For my regular Tuesday outing I visited Spofforth's medieval castle and explored two sections of a disused railway line ( one section of the line is now a Sustrans cycling route between Spofforth and Wetherby). Some Bees people may recall completing a 5 mile walk in the area led by Marilyn in May 2007.
My intention was to look for any plants that could be growing in the crevasses and cracks of the castle walls.(both Fountains Abbey and Jervaux Abbey are noted for their wall loving plants). The castle or manor house is built of millstone grit which is the bed rock of the area. From the historical perpective Spofforth castle was the main seat of the Percy family, one of the most important and influential families in northern england until the 14th centuary. William de Percy a favourite of William the Conquerer built a manor house in the 11th century and it was reputedly here that the rebel barons drew up the Magna Carta in 1215.
The castle ruins are managed by English Heritage and are quite impressive. My hunch proved correct. Several plants have found a good home on the walls and terraces of the castle.The first plants I saw lined the banks of the stairway leading to the undercroft. Here were strawberry, mousear hawkweed, hawkweed, and narrow buckler fern. Growing on the tops of the walls was stone crop (not yet in flower) also pellitory of the wall was clinging onto the castle walls. Ferns - harts tongue and polypody were found in the crevases. In the surrounding grassland I found oxeye daisy and ribwort plaintain. Bird life was limited to a gathering of crows who were using spaces in the walls for their nests .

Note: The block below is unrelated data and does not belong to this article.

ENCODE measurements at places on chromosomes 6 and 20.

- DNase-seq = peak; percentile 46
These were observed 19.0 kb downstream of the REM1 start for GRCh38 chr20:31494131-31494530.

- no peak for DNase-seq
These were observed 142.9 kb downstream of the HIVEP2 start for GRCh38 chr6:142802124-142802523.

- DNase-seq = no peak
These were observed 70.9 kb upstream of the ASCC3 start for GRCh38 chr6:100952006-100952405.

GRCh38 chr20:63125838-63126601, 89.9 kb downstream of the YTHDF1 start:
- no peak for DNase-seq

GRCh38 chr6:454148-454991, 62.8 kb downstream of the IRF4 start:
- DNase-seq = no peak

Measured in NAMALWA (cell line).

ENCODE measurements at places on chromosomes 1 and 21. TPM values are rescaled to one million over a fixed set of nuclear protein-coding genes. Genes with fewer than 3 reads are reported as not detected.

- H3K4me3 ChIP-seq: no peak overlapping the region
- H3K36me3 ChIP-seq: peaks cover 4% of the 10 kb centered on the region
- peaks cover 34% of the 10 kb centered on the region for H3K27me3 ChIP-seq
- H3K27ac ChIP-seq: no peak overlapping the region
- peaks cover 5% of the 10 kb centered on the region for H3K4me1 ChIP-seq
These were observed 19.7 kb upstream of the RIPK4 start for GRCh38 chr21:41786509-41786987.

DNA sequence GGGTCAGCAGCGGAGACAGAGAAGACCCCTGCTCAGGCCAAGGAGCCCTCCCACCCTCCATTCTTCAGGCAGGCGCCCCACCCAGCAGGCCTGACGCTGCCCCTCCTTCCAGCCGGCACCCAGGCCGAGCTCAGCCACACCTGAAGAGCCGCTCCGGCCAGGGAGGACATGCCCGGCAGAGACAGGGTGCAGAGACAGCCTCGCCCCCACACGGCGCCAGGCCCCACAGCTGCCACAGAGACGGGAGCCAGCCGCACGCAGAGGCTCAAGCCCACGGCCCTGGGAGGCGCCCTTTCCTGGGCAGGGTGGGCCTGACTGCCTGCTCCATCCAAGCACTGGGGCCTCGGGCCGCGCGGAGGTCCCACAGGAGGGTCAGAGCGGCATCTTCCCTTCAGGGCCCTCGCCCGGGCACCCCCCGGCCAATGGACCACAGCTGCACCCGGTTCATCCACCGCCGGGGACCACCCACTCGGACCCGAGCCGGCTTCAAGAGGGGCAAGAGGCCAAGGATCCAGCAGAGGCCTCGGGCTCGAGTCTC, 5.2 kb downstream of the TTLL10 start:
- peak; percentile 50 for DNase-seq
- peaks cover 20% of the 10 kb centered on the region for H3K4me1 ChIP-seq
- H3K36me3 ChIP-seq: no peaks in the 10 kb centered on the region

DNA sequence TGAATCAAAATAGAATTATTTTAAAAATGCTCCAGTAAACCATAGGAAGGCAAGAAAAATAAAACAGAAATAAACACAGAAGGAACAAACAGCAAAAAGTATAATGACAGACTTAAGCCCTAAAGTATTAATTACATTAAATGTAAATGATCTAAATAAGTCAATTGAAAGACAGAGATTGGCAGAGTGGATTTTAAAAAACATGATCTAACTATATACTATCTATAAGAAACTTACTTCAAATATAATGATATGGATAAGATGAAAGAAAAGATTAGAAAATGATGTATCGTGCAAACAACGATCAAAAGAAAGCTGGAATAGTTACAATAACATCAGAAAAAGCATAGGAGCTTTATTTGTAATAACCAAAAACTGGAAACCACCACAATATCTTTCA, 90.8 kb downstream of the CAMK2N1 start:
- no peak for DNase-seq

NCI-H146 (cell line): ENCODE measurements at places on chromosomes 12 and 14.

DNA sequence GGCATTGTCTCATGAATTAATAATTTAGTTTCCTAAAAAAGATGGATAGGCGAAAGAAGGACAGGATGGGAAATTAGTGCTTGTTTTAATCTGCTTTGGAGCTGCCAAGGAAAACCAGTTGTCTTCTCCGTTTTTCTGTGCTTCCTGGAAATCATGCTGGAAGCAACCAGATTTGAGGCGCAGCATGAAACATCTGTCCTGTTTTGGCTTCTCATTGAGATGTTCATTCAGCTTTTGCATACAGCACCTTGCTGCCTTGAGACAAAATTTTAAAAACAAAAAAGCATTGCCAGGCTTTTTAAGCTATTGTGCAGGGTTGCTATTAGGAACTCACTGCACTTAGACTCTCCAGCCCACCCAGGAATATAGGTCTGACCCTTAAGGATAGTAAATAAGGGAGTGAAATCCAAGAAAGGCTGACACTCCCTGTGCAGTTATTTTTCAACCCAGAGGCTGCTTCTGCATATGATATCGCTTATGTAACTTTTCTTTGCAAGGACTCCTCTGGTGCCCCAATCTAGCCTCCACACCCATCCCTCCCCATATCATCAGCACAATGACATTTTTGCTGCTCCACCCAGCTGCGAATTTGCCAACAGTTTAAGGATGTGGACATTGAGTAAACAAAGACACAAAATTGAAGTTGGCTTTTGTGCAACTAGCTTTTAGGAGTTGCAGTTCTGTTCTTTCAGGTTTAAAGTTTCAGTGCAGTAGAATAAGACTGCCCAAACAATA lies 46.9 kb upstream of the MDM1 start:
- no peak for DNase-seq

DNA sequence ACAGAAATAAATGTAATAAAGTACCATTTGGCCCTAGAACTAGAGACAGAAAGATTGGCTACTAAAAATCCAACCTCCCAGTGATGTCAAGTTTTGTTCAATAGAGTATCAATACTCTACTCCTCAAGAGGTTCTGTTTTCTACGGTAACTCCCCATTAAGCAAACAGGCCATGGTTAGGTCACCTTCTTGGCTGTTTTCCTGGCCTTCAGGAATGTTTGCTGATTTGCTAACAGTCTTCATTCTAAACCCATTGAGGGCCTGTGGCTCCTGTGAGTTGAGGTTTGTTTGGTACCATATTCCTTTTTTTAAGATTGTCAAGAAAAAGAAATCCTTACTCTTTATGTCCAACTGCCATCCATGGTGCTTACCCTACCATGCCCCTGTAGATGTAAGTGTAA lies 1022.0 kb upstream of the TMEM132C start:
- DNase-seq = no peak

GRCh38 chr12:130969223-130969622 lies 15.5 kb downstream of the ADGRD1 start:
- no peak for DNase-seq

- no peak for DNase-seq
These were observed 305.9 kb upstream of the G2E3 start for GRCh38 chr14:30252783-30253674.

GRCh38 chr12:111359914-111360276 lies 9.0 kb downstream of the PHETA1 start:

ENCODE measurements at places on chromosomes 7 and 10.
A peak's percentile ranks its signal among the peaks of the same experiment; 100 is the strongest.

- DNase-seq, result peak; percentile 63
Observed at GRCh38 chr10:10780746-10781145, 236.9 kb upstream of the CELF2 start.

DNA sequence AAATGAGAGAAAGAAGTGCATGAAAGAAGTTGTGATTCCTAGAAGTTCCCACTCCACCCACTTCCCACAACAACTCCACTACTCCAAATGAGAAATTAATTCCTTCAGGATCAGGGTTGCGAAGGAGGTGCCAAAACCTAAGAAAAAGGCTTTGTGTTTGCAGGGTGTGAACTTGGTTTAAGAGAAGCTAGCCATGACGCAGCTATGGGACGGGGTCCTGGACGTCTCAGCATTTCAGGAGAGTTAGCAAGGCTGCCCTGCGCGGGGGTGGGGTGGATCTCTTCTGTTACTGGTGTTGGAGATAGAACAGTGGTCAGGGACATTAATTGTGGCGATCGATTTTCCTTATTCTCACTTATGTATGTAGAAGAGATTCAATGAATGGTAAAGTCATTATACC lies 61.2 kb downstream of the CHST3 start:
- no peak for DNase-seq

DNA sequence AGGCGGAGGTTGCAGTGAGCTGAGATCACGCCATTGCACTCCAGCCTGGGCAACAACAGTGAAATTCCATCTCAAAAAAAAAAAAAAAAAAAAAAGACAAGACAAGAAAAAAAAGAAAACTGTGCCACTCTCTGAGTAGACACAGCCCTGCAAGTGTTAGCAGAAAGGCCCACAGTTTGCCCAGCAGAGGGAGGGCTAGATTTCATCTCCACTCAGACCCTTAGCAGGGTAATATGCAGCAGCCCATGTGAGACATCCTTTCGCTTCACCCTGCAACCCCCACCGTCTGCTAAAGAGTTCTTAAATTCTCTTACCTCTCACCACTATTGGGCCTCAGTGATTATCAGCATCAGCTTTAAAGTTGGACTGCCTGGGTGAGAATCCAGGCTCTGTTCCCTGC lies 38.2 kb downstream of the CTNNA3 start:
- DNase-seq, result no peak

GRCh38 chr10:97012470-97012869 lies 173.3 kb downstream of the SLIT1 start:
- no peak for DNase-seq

My walk down the nearby railway track was less productive than I had anticipated. It is a wooded area with an adjacent golf course. There was plenty of bird song but no sightings. I concluded my day by walking through the village to join the Sustrans Trail a linear track that leads to Wetherby Again it was very pleasant but somewhat disappointing in wildlife interest.
see photos here